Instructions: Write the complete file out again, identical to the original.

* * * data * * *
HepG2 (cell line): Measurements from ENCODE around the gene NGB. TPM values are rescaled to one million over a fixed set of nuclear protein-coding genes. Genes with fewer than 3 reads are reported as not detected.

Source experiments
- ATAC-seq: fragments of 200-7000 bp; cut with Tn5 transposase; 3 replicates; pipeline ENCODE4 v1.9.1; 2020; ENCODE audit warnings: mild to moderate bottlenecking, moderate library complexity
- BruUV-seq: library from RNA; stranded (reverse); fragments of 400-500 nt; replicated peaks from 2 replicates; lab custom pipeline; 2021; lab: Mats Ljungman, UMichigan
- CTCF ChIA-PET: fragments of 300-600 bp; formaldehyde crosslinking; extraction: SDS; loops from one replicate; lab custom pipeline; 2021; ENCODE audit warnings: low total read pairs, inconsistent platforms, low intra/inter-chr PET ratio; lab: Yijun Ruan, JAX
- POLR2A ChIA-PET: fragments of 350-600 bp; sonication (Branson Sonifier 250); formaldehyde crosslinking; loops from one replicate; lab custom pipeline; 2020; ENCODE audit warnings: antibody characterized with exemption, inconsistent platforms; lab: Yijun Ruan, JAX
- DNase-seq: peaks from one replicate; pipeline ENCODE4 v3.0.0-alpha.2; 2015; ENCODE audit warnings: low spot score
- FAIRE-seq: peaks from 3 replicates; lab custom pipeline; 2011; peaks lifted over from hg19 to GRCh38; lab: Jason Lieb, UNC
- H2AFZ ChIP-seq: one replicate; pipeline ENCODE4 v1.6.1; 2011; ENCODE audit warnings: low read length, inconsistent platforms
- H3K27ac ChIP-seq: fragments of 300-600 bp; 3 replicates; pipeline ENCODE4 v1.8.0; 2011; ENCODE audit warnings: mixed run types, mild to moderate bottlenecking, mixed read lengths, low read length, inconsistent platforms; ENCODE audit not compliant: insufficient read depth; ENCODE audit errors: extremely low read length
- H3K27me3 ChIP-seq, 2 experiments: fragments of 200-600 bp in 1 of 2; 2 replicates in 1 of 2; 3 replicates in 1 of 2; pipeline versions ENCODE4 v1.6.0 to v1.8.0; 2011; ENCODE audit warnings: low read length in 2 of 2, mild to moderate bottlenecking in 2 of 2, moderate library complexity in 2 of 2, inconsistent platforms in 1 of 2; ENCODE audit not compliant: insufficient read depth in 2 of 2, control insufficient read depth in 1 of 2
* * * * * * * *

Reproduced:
HepG2 (cell line): Measurements from ENCODE around the gene NGB. TPM values are rescaled to one million over a fixed set of nuclear protein-coding genes. Genes with fewer than 3 reads are reported as not detected.

Source experiments
- ATAC-seq: fragments of 200-7000 bp; cut with Tn5 transposase; 3 replicates; pipeline ENCODE4 v1.9.1; 2020; ENCODE audit warnings: mild to moderate bottlenecking, moderate library complexity
- BruUV-seq: library from RNA; stranded (reverse); fragments of 400-500 nt; replicated peaks from 2 replicates; lab custom pipeline; 2021; lab: Mats Ljungman, UMichigan
- CTCF ChIA-PET: fragments of 300-600 bp; formaldehyde crosslinking; extraction: SDS; loops from one replicate; lab custom pipeline; 2021; ENCODE audit warnings: low total read pairs, inconsistent platforms, low intra/inter-chr PET ratio; lab: Yijun Ruan, JAX
- POLR2A ChIA-PET: fragments of 350-600 bp; sonication (Branson Sonifier 250); formaldehyde crosslinking; loops from one replicate; lab custom pipeline; 2020; ENCODE audit warnings: antibody characterized with exemption, inconsistent platforms; lab: Yijun Ruan, JAX
- DNase-seq: peaks from one replicate; pipeline ENCODE4 v3.0.0-alpha.2; 2015; ENCODE audit warnings: low spot score
- FAIRE-seq: peaks from 3 replicates; lab custom pipeline; 2011; peaks lifted over from hg19 to GRCh38; lab: Jason Lieb, UNC
- H2AFZ ChIP-seq: one replicate; pipeline ENCODE4 v1.6.1; 2011; ENCODE audit warnings: low read length, inconsistent platforms
- H3K27ac ChIP-seq: fragments of 300-600 bp; 3 replicates; pipeline ENCODE4 v1.8.0; 2011; ENCODE audit warnings: mixed run types, mild to moderate bottlenecking, mixed read lengths, low read length, inconsistent platforms; ENCODE audit not compliant: insufficient read depth; ENCODE audit errors: extremely low read length
- H3K27me3 ChIP-seq, 2 experiments: fragments of 200-600 bp in 1 of 2; 2 replicates in 1 of 2; 3 replicates in 1 of 2; pipeline versions ENCODE4 v1.6.0 to v1.8.0; 2011; ENCODE audit warnings: low read length in 2 of 2, mild to moderate bottlenecking in 2 of 2, moderate library complexity in 2 of 2, inconsistent platforms in 1 of 2; ENCODE audit not compliant: insufficient read depth in 2 of 2, control insufficient read depth in 1 of 2